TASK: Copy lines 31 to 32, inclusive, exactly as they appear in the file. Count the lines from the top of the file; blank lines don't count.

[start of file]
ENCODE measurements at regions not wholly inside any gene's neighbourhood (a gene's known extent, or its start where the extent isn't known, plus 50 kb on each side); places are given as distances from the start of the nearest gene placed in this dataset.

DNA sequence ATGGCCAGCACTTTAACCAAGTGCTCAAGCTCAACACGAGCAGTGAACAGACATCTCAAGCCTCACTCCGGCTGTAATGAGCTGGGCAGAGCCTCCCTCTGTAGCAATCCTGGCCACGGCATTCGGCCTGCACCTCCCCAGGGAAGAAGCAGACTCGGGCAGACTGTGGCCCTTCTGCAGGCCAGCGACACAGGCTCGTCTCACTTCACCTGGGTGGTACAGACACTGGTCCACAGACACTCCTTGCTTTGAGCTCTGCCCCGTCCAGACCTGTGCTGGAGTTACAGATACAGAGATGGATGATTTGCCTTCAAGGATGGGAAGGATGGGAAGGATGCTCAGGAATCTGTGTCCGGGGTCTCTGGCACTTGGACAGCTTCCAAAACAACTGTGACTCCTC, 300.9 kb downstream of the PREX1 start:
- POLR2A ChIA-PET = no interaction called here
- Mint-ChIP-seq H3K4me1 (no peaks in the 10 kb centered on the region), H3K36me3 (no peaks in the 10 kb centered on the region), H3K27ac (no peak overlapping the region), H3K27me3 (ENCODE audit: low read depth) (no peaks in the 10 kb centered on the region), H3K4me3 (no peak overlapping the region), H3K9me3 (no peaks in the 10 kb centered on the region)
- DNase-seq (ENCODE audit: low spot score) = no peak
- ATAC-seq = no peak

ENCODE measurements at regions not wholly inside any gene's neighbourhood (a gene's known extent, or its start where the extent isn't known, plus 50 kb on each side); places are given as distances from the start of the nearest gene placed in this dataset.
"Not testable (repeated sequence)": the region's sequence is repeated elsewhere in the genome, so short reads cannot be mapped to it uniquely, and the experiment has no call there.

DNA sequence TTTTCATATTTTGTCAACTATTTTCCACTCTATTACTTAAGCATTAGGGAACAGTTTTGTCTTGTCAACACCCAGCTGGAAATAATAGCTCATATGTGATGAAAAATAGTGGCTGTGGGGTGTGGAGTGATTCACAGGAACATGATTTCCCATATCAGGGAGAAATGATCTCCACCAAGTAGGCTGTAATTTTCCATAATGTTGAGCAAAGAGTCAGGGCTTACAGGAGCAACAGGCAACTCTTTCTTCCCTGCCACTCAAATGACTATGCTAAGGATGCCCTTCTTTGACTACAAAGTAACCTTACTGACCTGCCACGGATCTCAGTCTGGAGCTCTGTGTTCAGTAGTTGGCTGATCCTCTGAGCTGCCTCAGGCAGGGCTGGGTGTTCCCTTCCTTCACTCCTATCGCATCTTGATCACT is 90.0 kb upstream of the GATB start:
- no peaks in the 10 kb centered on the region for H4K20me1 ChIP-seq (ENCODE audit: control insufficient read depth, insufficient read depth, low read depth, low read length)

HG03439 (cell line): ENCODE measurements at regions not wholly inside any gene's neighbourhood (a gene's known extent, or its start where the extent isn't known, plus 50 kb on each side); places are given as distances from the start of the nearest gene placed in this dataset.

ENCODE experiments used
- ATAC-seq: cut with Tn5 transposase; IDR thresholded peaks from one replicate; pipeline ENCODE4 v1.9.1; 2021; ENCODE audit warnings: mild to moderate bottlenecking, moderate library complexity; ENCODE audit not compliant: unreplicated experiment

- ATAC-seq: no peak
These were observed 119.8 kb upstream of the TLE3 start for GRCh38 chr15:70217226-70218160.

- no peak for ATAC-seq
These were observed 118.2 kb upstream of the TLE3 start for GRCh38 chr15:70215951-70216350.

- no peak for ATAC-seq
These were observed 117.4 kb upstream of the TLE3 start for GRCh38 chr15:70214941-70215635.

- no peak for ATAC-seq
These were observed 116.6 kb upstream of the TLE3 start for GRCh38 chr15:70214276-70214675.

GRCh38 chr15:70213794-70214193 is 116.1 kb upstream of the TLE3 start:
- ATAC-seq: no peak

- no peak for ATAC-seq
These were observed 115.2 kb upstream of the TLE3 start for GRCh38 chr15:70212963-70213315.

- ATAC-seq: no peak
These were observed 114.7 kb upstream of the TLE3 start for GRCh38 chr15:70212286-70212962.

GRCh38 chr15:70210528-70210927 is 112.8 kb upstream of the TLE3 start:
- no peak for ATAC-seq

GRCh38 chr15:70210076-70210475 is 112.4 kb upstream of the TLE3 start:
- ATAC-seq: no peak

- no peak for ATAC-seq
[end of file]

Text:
- ATAC-seq: no peak

- no peak for ATAC-seq